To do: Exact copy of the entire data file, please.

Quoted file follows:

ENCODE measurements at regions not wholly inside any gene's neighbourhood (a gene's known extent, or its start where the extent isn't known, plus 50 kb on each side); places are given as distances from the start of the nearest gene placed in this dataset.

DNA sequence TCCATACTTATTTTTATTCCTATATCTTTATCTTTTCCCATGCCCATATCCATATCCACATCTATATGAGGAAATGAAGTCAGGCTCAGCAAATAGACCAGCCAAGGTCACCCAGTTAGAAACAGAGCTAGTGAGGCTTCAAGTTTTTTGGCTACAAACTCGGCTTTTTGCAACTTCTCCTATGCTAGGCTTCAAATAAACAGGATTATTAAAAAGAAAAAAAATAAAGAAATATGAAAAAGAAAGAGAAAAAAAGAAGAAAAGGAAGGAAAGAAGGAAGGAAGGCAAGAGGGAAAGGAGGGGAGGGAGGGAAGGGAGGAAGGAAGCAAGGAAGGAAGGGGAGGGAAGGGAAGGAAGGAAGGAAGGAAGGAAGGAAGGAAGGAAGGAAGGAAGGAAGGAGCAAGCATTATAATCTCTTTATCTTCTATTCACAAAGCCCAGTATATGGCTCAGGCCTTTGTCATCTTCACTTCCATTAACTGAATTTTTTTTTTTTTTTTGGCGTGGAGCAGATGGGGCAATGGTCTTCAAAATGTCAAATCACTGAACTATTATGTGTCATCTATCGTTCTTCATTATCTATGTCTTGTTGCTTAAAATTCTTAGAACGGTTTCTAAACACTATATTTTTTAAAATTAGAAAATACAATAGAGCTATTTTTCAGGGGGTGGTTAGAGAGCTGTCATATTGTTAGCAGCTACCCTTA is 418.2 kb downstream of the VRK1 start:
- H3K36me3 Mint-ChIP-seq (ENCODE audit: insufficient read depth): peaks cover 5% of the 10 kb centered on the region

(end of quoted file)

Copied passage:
ENCODE measurements at regions not wholly inside any gene's neighbourhood (a gene's known extent, or its start where the extent isn't known, plus 50 kb on each side); places are given as distances from the start of the nearest gene placed in this dataset.

DNA sequence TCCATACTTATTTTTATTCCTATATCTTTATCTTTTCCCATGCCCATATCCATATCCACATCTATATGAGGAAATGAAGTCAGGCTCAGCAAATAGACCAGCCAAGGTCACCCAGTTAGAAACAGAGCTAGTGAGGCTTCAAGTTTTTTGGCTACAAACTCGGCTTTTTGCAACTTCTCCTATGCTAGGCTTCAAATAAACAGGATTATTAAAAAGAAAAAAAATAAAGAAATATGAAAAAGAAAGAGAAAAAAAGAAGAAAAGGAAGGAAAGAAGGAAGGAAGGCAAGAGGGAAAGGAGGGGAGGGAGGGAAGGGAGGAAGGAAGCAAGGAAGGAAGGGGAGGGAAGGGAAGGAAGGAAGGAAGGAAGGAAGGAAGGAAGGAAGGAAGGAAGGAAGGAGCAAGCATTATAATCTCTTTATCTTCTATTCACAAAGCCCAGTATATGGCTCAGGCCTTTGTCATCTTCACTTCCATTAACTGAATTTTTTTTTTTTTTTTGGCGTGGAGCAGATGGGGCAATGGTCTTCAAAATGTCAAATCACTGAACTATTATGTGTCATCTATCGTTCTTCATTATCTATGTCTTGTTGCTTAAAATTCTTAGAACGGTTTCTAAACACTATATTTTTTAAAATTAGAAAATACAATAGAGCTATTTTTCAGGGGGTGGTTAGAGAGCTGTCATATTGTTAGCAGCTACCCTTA is 418.2 kb downstream of the VRK1 start:
- H3K36me3 Mint-ChIP-seq (ENCODE audit: insufficient read depth): peaks cover 5% of the 10 kb centered on the region